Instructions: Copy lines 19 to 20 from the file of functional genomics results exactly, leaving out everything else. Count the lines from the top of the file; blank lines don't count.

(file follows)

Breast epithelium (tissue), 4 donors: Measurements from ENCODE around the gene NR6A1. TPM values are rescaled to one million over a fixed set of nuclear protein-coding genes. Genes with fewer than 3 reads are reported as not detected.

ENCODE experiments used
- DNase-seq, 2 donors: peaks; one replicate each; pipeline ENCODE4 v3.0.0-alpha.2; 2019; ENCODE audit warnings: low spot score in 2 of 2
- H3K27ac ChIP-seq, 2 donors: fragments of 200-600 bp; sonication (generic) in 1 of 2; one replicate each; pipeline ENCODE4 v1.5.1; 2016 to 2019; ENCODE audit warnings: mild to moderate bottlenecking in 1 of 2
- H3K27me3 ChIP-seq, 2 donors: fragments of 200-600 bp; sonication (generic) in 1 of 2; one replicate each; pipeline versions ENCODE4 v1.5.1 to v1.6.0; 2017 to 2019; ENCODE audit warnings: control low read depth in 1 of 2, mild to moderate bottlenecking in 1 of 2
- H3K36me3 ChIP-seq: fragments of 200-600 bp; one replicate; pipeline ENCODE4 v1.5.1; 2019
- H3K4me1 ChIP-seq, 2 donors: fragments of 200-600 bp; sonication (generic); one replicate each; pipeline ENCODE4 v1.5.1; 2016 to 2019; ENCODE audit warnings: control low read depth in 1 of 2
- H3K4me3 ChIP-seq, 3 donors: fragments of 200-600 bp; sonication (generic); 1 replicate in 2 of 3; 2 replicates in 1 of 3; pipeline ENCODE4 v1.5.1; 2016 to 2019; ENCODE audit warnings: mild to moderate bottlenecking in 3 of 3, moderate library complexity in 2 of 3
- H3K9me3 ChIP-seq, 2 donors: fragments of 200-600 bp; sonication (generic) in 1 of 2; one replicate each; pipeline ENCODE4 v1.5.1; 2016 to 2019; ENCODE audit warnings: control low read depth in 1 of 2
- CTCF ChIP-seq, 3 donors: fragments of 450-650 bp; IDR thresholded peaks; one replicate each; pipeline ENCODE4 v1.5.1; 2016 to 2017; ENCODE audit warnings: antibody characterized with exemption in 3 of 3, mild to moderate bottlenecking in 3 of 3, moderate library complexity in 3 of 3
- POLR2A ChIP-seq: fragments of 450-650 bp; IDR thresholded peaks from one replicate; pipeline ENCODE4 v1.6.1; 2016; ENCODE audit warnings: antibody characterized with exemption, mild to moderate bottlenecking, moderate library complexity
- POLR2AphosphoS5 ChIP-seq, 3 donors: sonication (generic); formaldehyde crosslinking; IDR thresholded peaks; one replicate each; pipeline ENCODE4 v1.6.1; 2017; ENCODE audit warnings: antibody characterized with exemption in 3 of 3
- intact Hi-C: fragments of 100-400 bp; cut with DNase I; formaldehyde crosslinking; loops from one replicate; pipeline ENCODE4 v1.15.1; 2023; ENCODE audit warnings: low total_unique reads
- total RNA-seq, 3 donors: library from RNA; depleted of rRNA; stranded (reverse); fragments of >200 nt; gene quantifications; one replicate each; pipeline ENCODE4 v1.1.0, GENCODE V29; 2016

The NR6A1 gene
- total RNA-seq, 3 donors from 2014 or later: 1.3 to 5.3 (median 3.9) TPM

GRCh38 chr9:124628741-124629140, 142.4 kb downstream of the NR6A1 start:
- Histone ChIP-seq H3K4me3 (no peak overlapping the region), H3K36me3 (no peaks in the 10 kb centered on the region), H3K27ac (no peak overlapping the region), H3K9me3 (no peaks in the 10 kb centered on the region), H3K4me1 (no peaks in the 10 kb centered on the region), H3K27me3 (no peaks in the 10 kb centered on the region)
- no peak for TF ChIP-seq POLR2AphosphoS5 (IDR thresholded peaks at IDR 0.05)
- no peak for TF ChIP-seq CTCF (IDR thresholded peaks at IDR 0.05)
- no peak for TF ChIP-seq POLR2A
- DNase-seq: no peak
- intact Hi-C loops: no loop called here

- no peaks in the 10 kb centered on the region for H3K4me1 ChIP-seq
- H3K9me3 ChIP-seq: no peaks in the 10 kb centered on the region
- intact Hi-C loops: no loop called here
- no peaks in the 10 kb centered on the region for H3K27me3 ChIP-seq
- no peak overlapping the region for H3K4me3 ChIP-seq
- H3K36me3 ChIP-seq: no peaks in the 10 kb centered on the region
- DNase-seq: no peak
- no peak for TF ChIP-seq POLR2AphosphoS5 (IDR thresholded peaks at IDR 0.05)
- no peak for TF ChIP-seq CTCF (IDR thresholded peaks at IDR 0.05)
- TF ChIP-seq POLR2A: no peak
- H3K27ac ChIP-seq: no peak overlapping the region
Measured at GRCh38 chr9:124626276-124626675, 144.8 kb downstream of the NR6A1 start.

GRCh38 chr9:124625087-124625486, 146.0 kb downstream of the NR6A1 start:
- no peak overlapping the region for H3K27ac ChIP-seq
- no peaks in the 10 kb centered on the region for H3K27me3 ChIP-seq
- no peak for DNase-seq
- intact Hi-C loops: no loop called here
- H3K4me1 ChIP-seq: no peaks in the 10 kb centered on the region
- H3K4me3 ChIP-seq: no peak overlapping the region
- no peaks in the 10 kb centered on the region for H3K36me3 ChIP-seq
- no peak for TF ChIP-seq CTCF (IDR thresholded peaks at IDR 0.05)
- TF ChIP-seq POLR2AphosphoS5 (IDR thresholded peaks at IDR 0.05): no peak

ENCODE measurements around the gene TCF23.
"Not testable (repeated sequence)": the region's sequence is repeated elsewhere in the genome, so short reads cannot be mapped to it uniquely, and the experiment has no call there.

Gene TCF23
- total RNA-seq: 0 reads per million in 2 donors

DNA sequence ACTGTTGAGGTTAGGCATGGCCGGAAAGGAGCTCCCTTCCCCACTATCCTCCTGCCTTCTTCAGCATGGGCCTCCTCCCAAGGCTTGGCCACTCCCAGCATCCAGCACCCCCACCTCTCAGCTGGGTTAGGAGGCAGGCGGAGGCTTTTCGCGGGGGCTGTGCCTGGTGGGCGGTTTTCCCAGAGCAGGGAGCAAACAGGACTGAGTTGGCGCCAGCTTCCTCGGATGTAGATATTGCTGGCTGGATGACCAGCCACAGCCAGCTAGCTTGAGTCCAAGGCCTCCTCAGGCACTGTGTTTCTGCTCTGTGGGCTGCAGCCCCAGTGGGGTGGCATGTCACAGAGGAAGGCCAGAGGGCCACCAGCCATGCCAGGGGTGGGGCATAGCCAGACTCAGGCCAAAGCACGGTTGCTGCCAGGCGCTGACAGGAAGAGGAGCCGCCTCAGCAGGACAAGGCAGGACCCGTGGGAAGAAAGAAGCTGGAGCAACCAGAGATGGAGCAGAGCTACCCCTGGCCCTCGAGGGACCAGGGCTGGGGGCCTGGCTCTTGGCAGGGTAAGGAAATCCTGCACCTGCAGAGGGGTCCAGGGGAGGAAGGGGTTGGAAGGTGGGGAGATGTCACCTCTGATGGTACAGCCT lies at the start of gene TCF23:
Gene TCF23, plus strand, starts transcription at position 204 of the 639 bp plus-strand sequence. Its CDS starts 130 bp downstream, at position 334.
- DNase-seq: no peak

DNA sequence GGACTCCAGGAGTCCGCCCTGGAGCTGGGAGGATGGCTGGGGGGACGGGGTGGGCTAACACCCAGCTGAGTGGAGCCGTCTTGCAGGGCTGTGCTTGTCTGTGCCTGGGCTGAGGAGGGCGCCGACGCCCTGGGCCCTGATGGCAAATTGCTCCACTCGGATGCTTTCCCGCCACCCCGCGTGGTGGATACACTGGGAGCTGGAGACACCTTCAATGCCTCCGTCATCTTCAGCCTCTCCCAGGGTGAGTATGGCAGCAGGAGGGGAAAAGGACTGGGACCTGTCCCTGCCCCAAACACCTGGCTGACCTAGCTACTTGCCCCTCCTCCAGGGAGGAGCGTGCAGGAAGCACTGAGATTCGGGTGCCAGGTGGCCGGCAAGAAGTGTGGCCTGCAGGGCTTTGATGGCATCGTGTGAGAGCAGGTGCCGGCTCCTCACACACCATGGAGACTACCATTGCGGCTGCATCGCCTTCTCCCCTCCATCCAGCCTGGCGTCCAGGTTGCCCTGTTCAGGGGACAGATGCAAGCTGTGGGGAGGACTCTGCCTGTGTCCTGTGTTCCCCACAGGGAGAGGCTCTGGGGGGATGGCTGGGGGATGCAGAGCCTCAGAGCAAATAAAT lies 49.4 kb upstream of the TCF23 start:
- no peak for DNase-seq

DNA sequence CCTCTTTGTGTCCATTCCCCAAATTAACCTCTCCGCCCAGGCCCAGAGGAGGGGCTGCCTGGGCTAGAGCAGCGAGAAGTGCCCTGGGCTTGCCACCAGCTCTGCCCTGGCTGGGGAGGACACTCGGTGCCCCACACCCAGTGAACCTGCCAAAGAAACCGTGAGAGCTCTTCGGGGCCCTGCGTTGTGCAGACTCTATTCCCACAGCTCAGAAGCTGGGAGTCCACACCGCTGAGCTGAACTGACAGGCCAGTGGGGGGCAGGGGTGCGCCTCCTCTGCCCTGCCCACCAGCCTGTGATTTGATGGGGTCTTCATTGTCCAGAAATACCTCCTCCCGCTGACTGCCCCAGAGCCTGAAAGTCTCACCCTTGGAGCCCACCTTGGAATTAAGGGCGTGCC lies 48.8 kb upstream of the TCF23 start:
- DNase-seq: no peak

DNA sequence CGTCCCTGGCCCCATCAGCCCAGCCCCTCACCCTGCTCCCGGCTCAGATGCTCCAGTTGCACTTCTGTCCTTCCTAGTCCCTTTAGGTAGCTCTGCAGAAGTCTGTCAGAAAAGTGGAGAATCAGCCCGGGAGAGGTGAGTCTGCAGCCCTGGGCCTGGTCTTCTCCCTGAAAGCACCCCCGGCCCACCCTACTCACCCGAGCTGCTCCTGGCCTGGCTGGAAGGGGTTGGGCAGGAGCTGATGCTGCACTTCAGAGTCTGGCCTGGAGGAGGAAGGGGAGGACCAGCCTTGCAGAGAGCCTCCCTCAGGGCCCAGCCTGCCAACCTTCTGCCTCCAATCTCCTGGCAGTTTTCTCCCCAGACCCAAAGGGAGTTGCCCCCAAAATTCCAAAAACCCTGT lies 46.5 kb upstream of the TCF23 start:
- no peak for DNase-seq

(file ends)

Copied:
- no peak for TF ChIP-seq POLR2AphosphoS5 (IDR thresholded peaks at IDR 0.05)
- no peak for TF ChIP-seq CTCF (IDR thresholded peaks at IDR 0.05)